Silicon-carbon alloys were formed by multiple energy implantation of C+ ions in silicon and in Silicon on Sapphire (SOS), The ion fluence ranged between 5 x 10(16) - 3 x 10(17) ions/cm(2) and the energy between 10-30 keV in order to obtain constant carbon concentration into a depth of 100 nm. The carbon atomic fraction (x) was in the range 0.22-0.59 as tested by Rutherford backscattering spectrometry (RES). Thermal annealing of the implanted films induced a transition from amorphous to a polycrystalline structure at temperatures above 850 degrees C as detected by Infrared spectrometry (IR) in the wavenumber range 600-900 cm(-1). The optical energy gap and the intensity of the infrared signal after annealing at 1000 degrees C depended on the film composition: they both increased linearly with carbon concentration reaching a maximum at the stoichiometric composition (x = 0.5). At higher carbon concentration the IR intensity saturated and the optical energy gap decreased from the maximum value of 2.2 to 1.8 eV. The behaviour at the high carbon content has been related to the formation of graphitic clusters as detected by Raman spectroscopy.

Silicon-carbon alloys were formed by multiple energy implantation of C+ ions in silicon and in Silicon on Sapphire (SOS), The ion fluence ranged between 5 x 10(16) - 3 x 10(17) ions/cm(2) and the energy between 10-30 keV in order to obtain constant carbon concentration into a depth of 100 nm. The carbon atomic fraction (x) was in the range 0.22-0.59 as tested by Rutherford backscattering spectrometry (RES). Thermal annealing of the implanted films induced a transition from amorphous to a polycrystalline structure at temperatures above 850 degrees C as detected by Infrared spectrometry (IR) in the wavenumber range 600-900 cm(-1). The optical energy gap and the intensity of the infrared signal after annealing at 1000 degrees C depended on the film composition: they both increased linearly with carbon concentration reaching a maximum at the stoichiometric composition (x = 0.5). At higher carbon concentration the IR intensity saturated and the optical energy gap decreased from the maximum value of 2.2 to 1.8 eV. The behaviour at the high carbon content has been related to the formation of graphitic clusters as detected by Raman spectroscopy.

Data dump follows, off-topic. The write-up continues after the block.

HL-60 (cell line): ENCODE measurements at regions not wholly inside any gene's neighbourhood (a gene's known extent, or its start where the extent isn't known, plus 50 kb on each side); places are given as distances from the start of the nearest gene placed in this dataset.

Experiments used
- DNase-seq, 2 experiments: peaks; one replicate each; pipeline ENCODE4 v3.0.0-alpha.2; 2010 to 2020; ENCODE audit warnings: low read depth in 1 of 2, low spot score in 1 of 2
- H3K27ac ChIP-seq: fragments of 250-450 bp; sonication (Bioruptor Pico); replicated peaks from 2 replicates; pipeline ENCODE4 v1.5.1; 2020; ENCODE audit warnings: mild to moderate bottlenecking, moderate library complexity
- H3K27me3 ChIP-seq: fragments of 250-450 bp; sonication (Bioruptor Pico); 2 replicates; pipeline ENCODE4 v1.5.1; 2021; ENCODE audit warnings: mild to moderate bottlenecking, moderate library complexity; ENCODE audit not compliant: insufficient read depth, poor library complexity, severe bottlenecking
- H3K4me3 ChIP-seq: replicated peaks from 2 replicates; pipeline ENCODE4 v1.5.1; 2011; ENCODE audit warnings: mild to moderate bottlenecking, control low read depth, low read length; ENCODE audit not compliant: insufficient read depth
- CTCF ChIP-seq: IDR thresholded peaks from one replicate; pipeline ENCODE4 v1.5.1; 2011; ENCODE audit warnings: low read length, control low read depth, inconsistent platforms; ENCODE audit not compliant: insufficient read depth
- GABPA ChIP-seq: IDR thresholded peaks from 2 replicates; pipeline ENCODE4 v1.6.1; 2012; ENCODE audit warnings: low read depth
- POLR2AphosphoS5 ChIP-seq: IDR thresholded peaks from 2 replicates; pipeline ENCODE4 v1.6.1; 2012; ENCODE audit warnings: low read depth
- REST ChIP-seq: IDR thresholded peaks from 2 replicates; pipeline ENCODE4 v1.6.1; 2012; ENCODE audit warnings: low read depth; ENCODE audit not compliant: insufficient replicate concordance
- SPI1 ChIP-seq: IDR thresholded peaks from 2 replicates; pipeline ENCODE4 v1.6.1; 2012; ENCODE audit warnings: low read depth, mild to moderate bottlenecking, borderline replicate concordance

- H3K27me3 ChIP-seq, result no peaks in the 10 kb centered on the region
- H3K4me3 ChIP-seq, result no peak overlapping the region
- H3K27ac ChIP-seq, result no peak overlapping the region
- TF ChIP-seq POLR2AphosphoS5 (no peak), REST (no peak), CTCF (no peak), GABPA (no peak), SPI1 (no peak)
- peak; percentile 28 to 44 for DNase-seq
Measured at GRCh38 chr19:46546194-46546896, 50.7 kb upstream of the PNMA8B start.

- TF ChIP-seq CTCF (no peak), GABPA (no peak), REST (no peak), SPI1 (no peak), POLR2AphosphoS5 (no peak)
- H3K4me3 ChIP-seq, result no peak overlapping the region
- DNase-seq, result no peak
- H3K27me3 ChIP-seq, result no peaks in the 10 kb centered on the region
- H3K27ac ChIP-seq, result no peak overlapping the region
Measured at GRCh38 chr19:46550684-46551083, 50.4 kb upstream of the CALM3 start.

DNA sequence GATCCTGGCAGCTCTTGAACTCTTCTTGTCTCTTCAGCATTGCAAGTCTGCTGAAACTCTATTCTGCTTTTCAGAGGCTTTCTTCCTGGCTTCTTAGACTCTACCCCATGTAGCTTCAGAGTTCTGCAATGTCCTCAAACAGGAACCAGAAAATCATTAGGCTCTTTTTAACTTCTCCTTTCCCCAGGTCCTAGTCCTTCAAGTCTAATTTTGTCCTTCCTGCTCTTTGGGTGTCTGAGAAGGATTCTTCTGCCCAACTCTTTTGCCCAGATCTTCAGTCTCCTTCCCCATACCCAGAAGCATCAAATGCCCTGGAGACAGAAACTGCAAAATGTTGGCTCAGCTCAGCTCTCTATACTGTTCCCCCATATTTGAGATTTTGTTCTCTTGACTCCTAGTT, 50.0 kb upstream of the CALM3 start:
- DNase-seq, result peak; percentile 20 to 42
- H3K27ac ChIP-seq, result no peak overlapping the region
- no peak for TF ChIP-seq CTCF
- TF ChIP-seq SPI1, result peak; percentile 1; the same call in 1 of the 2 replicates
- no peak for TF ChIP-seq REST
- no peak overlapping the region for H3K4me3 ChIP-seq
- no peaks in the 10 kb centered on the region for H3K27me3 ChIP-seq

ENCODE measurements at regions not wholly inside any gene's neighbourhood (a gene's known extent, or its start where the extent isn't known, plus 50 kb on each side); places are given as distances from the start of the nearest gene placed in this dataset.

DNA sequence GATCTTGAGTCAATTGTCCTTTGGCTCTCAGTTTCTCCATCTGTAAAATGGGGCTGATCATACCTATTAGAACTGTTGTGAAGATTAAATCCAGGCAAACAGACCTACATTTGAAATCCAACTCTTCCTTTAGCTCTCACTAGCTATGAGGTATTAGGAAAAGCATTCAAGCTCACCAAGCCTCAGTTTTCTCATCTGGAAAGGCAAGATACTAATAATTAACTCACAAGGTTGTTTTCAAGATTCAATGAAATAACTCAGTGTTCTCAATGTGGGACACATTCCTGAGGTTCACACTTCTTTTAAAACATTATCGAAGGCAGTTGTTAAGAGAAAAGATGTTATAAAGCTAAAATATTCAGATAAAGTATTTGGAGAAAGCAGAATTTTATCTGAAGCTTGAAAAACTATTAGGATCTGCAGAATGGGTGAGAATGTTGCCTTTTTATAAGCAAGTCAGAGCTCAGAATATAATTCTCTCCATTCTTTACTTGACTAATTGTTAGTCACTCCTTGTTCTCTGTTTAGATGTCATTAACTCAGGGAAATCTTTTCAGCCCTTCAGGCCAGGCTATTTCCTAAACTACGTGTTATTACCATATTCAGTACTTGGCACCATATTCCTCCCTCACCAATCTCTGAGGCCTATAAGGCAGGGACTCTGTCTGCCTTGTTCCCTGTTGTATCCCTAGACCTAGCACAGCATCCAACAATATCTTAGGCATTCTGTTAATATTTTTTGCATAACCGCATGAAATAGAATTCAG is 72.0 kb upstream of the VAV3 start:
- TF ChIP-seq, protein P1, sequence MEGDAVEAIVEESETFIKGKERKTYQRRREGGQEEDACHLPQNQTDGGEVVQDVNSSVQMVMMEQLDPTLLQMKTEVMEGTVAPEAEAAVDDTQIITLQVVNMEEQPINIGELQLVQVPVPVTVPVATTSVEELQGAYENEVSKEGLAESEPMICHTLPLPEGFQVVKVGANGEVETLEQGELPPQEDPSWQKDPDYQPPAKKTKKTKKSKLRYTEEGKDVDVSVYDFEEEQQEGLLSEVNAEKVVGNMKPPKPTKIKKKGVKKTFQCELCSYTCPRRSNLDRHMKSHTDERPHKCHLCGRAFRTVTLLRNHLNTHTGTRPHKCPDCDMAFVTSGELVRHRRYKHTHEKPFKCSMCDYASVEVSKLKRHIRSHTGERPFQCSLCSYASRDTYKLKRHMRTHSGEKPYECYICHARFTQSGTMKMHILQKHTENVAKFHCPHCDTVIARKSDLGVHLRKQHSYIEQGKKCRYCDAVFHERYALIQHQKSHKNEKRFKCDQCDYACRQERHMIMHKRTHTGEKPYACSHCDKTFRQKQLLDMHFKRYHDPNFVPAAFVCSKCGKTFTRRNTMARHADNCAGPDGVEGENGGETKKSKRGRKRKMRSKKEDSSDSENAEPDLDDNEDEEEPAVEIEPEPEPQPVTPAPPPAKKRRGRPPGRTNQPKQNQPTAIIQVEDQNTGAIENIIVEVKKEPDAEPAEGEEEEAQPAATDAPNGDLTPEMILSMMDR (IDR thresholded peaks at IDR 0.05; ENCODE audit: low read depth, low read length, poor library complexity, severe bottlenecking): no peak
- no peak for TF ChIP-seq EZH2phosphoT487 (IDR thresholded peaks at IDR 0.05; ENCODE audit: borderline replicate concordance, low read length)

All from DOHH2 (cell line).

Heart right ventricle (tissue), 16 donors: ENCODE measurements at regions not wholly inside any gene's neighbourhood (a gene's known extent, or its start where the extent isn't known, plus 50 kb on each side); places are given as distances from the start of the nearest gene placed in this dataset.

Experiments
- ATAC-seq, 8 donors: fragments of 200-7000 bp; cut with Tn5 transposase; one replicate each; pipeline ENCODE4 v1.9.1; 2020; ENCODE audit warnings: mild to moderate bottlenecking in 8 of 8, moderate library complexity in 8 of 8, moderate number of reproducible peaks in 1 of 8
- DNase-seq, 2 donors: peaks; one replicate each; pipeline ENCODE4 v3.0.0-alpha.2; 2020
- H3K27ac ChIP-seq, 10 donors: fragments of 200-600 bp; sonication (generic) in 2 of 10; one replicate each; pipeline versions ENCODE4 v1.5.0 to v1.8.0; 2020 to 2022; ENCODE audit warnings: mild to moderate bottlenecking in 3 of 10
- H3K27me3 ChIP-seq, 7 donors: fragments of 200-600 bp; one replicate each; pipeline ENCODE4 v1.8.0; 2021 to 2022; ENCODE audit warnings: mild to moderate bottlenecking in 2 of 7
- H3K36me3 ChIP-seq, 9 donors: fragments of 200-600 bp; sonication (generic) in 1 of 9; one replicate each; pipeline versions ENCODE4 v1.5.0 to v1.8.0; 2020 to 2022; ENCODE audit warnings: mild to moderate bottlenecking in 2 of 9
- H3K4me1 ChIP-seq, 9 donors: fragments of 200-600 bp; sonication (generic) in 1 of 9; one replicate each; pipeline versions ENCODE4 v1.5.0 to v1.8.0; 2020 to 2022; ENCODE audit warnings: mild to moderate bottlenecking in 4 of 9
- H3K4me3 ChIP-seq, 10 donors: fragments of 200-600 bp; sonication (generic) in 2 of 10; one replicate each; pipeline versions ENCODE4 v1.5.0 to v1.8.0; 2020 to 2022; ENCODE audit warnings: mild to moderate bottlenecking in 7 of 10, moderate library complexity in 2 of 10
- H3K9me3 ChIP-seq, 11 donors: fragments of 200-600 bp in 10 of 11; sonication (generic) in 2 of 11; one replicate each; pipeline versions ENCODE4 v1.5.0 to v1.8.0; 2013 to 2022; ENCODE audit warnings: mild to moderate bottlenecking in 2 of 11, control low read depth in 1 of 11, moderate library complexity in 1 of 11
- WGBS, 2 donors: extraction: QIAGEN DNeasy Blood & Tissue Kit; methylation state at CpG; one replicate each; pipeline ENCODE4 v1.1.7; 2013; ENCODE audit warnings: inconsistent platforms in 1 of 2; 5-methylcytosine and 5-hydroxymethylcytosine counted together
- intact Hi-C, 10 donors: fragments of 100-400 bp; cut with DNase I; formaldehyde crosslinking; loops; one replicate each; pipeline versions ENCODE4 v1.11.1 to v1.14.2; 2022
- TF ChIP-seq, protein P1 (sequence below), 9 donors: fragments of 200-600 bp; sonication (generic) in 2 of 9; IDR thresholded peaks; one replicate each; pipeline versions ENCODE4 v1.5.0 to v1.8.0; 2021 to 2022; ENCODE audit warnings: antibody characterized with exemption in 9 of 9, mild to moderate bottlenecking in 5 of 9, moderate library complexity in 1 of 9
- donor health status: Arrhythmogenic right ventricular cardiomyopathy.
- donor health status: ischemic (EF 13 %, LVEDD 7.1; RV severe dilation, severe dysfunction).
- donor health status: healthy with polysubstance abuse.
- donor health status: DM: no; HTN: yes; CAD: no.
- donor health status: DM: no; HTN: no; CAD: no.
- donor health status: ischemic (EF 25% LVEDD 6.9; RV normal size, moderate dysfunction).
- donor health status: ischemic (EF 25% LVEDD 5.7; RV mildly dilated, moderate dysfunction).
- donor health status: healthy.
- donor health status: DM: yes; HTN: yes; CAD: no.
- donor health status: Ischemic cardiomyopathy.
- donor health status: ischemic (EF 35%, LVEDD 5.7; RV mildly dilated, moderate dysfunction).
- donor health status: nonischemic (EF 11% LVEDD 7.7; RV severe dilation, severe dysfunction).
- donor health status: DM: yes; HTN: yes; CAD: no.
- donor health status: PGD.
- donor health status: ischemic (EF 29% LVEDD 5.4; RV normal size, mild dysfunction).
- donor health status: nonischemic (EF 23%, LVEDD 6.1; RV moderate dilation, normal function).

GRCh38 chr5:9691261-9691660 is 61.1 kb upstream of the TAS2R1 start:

Carbon clustering in Si1-xCx formed by ion implantation

CALCAGNO, Lucia;COMPAGNINI, Giuseppe Romano;GRIMALDI, Maria Grazia;MUSUMECI, Paolo
1996

Abstract

Silicon-carbon alloys were formed by multiple energy implantation of C+ ions in silicon and in Silicon on Sapphire (SOS), The ion fluence ranged between 5 x 10(16) - 3 x 10(17) ions/cm(2) and the energy between 10-30 keV in order to obtain constant carbon concentration into a depth of 100 nm. The carbon atomic fraction (x) was in the range 0.22-0.59 as tested by Rutherford backscattering spectrometry (RES). Thermal annealing of the implanted films induced a transition from amorphous to a polycrystalline structure at temperatures above 850 degrees C as detected by Infrared spectrometry (IR) in the wavenumber range 600-900 cm(-1). The optical energy gap and the intensity of the infrared signal after annealing at 1000 degrees C depended on the film composition: they both increased linearly with carbon concentration reaching a maximum at the stoichiometric composition (x = 0.5). At higher carbon concentration the IR intensity saturated and the optical energy gap decreased from the maximum value of 2.2 to 1.8 eV. The behaviour at the high carbon content has been related to the formation of graphitic clusters as detected by Raman spectroscopy.
Silicon-carbon alloys were formed by multiple energy implantation of C+ ions in silicon and in Silicon on Sapphire (SOS), The ion fluence ranged between 5 x 10(16) - 3 x 10(17) ions/cm(2) and the energy between 10-30 keV in order to obtain constant carbon concentration into a depth of 100 nm. The carbon atomic fraction (x) was in the range 0.22-0.59 as tested by Rutherford backscattering spectrometry (RES). Thermal annealing of the implanted films induced a transition from amorphous to a polycrystalline structure at temperatures above 850 degrees C as detected by Infrared spectrometry (IR) in the wavenumber range 600-900 cm(-1). The optical energy gap and the intensity of the infrared signal after annealing at 1000 degrees C depended on the film composition: they both increased linearly with carbon concentration reaching a maximum at the stoichiometric composition (x = 0.5). At higher carbon concentration the IR intensity saturated and the optical energy gap decreased from the maximum value of 2.2 to 1.8 eV. The behaviour at the high carbon content has been related to the formation of graphitic clusters as detected by Raman spectroscopy.
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Utilizza questo identificativo per citare o creare un link a questo documento: https://hdl.handle.net/20.500.11769/11704
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